Ammon Bundy takes stand for second day in refuge standoff trial - KPTV - FOX 12

Ammon Bundy takes stand for second day in refuge standoff trial

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Testifying Wednesday, Ammon Bundy said that while occupiers at the Malheur National Wildlife Refuge did block entrances and change signs, they did not block federal workers from doing their jobs. (KPTV) Testifying Wednesday, Ammon Bundy said that while occupiers at the Malheur National Wildlife Refuge did block entrances and change signs, they did not block federal workers from doing their jobs. (KPTV)
Judge Anna Brown prevented attempts by Ammon Bundy to read religious scripture and repeat comments from others claiming they were threatened by federal agents during the federal trial Wednesday. (KPTV) Judge Anna Brown prevented attempts by Ammon Bundy to read religious scripture and repeat comments from others claiming they were threatened by federal agents during the federal trial Wednesday. (KPTV)
PORTLAND, OR (KPTV) -

There were highlights and fireworks in federal court Wednesday, with ongoing disagreements between Judge Anna Brown and the lawyer for Ammon Bundy about what testimony is relevant and admissible.

When it came down to the specific charges in this case, though, Bundy, considered to be the leader of those who took over the Malheur National Wildlife Refuge earlier this year, said he never conspired to stop federal workers from doing their jobs.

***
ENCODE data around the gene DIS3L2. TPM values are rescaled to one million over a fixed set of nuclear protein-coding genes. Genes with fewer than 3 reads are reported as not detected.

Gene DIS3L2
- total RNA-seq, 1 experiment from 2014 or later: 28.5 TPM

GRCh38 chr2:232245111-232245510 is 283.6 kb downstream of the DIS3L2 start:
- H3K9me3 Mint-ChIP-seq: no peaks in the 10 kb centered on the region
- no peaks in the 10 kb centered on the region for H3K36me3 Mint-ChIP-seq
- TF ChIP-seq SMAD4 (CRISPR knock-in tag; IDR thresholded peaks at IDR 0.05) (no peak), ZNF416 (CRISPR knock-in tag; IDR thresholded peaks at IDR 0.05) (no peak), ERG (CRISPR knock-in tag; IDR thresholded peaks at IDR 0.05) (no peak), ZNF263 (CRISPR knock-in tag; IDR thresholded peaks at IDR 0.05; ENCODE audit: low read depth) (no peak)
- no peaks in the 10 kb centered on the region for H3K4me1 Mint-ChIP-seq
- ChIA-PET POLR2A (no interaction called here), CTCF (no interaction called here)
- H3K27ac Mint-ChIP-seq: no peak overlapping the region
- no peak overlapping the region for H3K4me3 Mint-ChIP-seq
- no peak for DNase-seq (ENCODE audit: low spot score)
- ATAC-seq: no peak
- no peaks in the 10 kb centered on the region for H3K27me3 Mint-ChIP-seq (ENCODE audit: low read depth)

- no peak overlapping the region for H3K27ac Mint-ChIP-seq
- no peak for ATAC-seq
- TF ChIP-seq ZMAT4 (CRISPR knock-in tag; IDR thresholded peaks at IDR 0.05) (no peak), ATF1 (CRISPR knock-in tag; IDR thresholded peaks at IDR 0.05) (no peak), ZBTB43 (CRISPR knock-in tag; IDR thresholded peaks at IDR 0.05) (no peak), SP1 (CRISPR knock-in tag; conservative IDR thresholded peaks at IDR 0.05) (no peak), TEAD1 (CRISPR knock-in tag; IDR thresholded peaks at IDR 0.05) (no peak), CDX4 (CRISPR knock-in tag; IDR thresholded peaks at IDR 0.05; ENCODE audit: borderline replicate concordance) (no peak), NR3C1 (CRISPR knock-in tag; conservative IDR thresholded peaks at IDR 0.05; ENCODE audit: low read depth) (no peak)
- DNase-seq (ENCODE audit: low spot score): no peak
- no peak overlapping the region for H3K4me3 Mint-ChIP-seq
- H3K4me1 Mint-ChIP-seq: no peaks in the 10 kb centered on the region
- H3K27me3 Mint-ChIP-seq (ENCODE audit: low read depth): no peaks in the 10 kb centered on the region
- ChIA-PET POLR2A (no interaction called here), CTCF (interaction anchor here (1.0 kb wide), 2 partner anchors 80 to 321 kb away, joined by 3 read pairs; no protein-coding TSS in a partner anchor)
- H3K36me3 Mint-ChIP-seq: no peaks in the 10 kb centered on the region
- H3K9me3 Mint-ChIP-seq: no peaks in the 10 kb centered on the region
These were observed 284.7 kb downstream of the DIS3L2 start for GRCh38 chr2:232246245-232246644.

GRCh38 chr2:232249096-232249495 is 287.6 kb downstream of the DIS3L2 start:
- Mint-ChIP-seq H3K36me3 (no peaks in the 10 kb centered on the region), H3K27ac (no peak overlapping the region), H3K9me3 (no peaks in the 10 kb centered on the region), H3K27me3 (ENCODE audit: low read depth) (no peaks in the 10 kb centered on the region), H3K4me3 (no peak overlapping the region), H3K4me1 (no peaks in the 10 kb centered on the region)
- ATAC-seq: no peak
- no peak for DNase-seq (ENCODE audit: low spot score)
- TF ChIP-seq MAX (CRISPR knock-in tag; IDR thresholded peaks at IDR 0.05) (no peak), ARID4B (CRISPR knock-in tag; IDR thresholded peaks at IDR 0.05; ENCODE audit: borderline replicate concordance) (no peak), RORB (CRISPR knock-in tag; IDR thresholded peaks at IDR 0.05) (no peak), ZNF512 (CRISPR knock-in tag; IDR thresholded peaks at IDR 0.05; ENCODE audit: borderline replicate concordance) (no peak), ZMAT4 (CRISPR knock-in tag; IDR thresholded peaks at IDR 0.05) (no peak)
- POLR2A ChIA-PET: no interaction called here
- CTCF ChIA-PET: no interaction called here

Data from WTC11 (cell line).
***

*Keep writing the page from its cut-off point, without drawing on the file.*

Bundy testified Tuesday that after a meeting in Burns with the Hammond family, the ranchers convicted of arson on federal land, he demanded that Harney County Sheriff Dave Ward intervene on their behalf.

After that meeting, Bundy and hundreds of supporters sent a letter to local and state leaders asking for a review of the evidence in the Hammonds’ case. He never got a response and claims the FBI told those leaders to ignore him.

So at a rally on January 2, Bundy called on protesters to make a hard stand with him at the refuge.

"I proposed we go into the refuge, take possession of these lands and give them back to the people," he said in court Wednesday.

At one point, Bundy started to read religious scripture on the stand, but Judge Brown would not allow it.

He also tried to repeat comments he said the Hammonds made about threats from federal agents, but the judge shut that down, too, causing Bundy's lawyer Marcus Mumford to erupt and call for a mistrial.

Things calmed down and Bundy said that although they blocked the entrance to the refuge and changed the signs, the occupiers never prevented Fish and Wildlife workers from doing their jobs. In fact, Bundy said he called the federal employees victims as well.

As for why he asked supporters to bring their guns, Bundy said he thought they were necessary so people would listen to the protesters.

"I believe if we hadn’t gone there with guns and our second amendment rights, they would've come in with paddy wagons, zip-tied us up and hauled us away,” he testified. “We wouldn't have been able to explain why we were there."

Bundy's co-defendant Shawna Cox said she is proud of his testimony, saying that it was from “the Ammon I know and love."

Cox said there was no criminal conspiracy, saying instead that they occupied the refuge to bring attention to the Hammonds’ case and that she's still behind Bundy 100 percent.

“I am a witness to the truth of what he speaks about and I believe that we have just made a turn and hopefully reached people's hearts," she said.

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